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Monday, January 30, 2012

Random Act of Posting

Sarasvati catches a ride

I'll be offline at least until 11 February beginning tomorrow and I'm just sort of in a gabby mood right now.

I do have to admit that coming back to Bodhgaya was like coming home. I spent the day with Mahendra the day before yesterday (Sunday), discussing the school and checking out the various shrines to Saravasti, for whom Saturday was a big puja day. I had planned to be available; Mahendra and I had discussed this while I was in Varanasi, but my little Indian phone is a capricious fellow, so I didn't get Mahendra's call. As it is, the shrines were really something and the last one we went to was in a village where a new college was being opened.

This last note is huge. I spoke to the founder (via Mahendra and another fellow as translators) who had begun with a high school and had apparently gotten the paperwork through for a business college. If I understood correctly, the initial student body will be comprised of about 130 pupils. What I find exciting about this is that this is the first institution of higher education not found in a city like Patna or Gaya. And once again, the initiative came from a private citizen, not the Bihari government.

On this last note, I've held my silence, though I've certainly hinted at – okay, I've actually come out and acknowledged – the errant corruption in Bihar. At almost every step, there is some form of pay-out to this or that official to get something simple done. It's galling to think that the government functionaries can only see their own gain; with every “gift” (bribe), they rob kids of that much education and perpetuate this culture of grift. I was speaking with a young man today who said that the biggest issue is that people have just gotten used to this form of “business as usual.”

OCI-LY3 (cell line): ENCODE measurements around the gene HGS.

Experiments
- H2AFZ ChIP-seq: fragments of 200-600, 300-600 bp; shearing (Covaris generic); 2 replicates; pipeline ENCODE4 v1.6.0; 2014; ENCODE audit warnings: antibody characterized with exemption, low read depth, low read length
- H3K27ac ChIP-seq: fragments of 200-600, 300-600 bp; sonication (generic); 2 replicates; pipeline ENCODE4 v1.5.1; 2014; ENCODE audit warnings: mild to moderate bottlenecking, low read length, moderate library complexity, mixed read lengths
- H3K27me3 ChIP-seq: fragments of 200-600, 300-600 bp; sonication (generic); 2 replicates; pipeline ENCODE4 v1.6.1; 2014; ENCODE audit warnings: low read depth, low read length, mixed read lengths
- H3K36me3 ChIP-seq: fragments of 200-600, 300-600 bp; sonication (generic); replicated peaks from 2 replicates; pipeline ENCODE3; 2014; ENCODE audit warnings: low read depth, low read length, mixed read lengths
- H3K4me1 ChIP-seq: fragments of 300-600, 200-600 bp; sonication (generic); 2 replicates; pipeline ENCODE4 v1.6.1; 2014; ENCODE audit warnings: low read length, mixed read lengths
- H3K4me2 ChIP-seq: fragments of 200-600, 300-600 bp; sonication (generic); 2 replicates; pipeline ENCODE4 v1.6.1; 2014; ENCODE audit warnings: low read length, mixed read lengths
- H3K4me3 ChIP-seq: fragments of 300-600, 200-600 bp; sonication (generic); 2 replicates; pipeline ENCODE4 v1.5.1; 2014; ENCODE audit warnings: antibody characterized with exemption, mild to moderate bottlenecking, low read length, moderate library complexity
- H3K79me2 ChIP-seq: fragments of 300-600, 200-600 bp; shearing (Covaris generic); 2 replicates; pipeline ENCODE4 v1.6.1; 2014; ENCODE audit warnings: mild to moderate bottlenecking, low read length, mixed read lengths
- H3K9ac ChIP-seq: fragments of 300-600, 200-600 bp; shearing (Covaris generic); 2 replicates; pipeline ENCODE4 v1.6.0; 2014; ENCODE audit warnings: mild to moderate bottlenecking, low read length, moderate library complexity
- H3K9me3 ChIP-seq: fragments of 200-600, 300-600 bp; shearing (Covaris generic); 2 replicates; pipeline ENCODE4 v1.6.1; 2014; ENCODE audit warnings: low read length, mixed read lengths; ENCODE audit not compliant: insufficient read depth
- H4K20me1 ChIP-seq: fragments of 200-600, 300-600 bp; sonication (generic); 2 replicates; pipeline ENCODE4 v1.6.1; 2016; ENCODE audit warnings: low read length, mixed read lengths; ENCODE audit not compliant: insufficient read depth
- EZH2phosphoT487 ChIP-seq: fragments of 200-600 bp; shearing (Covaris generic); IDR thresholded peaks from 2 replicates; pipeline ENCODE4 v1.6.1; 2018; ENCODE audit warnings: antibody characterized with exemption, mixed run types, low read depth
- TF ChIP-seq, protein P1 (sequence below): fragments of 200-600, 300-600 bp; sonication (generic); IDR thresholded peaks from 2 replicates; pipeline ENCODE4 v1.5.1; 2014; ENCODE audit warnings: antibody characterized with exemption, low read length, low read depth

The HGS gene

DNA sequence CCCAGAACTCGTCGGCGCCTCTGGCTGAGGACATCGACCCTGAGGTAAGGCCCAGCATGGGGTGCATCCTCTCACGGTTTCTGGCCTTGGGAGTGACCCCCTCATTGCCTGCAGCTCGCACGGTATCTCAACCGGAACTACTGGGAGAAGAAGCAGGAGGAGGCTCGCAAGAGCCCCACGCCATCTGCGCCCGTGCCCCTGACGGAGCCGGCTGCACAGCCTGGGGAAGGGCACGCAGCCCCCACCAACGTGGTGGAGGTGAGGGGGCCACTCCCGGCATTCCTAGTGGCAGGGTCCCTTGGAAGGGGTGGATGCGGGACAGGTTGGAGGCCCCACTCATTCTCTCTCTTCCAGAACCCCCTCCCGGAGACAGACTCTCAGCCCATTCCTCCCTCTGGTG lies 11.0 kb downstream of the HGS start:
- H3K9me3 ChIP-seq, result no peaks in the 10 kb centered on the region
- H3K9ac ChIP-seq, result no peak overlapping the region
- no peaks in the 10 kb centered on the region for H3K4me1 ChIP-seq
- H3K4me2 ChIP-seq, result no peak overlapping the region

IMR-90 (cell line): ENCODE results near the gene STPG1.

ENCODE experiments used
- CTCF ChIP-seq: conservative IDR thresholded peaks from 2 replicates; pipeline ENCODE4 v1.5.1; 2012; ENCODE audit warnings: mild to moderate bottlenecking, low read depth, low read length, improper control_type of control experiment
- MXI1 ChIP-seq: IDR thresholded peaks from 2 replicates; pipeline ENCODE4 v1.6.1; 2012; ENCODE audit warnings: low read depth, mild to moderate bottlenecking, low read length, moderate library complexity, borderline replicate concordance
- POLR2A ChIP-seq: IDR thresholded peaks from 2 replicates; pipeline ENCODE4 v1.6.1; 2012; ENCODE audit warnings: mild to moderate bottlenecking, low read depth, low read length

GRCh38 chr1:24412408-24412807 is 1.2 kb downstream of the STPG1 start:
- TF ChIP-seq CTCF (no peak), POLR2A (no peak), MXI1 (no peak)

In fact, it was quite eye-opening, talking to him; I knew Bihar was big, but I wasn't aware that it is home to 120,000,000 people. The literacy rate across the state is around 52% and the mortality rate is so high that sixty is considered a long life. I knew things were bad, but hearing it from a young person who just wanted to practice his English and learn more about the states was pretty devastating. He himself would like to go to the U.S., but doesn't see that happening. It's frustrating that a young man this bright is stuck so.

In fact, that's one of the telling things about many of my friends here in Bodhgaya; they're all pretty savvy, know very well the corruption, and yet, really feel like making a change. Mahendra's in his thirties, I think, but Kapil and Dinu (about whom more to follow) are in their mid-twenties. In any event, these guys are college educated, have remained in the area and are working to effect some kind of change.

Additionally, today I hung out in Kapil's and Dinu's villages and met the current guru of the God Ray foundation. I asked him what continues after death and he reminded me of the three gunas and five tattvas that comprise/control the mental stirrings that need to be tamed; in many ways, I think we agreed that what is paramount in gaining and maintaining stability of awareness. He and another guru I met in Varanasi spoke of “soul power”. As far as I can make out, this is a term for atman and its manifestations as/through us and that this can be tapped for further growth and development (and perhaps siddhis, powers of attainment). Be that as it may, I shared with guruji the words of Lama Tharchin Rinpoche from last year, “there's not my mind, not your mind, there's only Mind”. I wish now that I had stuck around for his teaching but I had to get back to town to pay for my ticket(s) for Delhi/Dharamsala.

On this last, when I told Kapil what I had paid I thought he was going hit me! I was about to pay a total of 10,000 rupees (a bit more than $200 US) for a car and plane from Patna to Delhi. Kapil told me that Middle Way Travel (and bookstore, very good collection of books, by the way) overcharges ridiculously. I'd only paid $6,000 rupees and went back and had him cancel the car which shaved off four thousand EXCEPT he said he owed the guy a thousand rupees as compensation. Now whether that's the case or not, I don't know, but I got the feeling that that 1,000 rupees is for him, primarily. The long and the short of it, is that rather than jeopardize anything with my flight, I elected to pay him the thousand just to ensure smooth sailing. Kapil's handling the car. For five hundred. Lesson learned: don't go to Middle Way Travel in Bodhgaya. Unless you want to be hosed.